The pragmatism and low-level ruthlessness of its female characters is also just right: leftover Forties stoicism combining with late- Fifties glamour and consumerism to produce women whose placid, lipsticked exteriors tell only half the story. Like ducks, they sail along, all the while paddling furiously. They are fragrant opportunists, because they have to be. Their sisterliness lies, at this moment in history, in turning a blind eye to such things as a pregnancy before marriage. So, I will keep watching, in spite of the feeling that this is a copy of a copy. There’s something soothing about drama set in a time when so much went unsaid. And the clothes are fantastic, if, like me, you’re in the market for ogling paste earrings and a good swing coat.

Image: 'Breathless', ITV

Rachel Cooke trained as a reporter on The Sunday Times. She is now a writer at The Observer. In the 2006 British Press Awards, she was named Interviewer of the Year.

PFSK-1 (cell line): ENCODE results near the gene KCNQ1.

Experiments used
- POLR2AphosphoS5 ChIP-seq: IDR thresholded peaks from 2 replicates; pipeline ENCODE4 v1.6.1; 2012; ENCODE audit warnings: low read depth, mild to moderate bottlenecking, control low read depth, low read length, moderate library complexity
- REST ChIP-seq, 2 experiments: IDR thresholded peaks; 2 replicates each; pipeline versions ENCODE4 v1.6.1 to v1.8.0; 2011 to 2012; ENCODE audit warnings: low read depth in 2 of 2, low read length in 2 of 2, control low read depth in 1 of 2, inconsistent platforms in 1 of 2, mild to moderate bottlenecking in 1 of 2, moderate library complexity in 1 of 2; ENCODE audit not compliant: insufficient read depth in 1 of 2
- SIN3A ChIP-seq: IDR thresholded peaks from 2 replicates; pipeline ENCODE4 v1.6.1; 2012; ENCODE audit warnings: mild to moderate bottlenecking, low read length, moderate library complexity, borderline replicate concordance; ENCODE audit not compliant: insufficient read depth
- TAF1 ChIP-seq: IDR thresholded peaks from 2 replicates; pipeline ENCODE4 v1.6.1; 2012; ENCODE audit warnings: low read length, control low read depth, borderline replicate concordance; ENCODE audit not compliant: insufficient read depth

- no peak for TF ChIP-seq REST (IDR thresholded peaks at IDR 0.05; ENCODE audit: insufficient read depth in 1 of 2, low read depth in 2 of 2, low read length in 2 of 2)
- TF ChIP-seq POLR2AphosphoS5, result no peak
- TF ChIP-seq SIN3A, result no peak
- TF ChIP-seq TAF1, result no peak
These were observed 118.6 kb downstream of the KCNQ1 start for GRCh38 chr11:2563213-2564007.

This article first appeared in the 11 October 2013 issue of the New Statesman, Iran vs Israel

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Why a Keeping Up with the Kardashians cartoon would make genuinely brilliant TV

The Kardashians are their own greatest satirists.

You’ve seen Keeping Up with the Kardashians, Kourtney and Kim Take Kyoto, and Kylie and Kendall Klarify Kommunications Kontracts, but the latest Kardashian show might take a step away from reality. Yes, Kartoon Kardashians could be on the way. According to TMZ, an animated cartoon is the next Kardashian television property we can expect: the gossip website reports that Kris Jenner saw Harvey Weinstein’s L.A. production company earlier this month for a pitch meeting.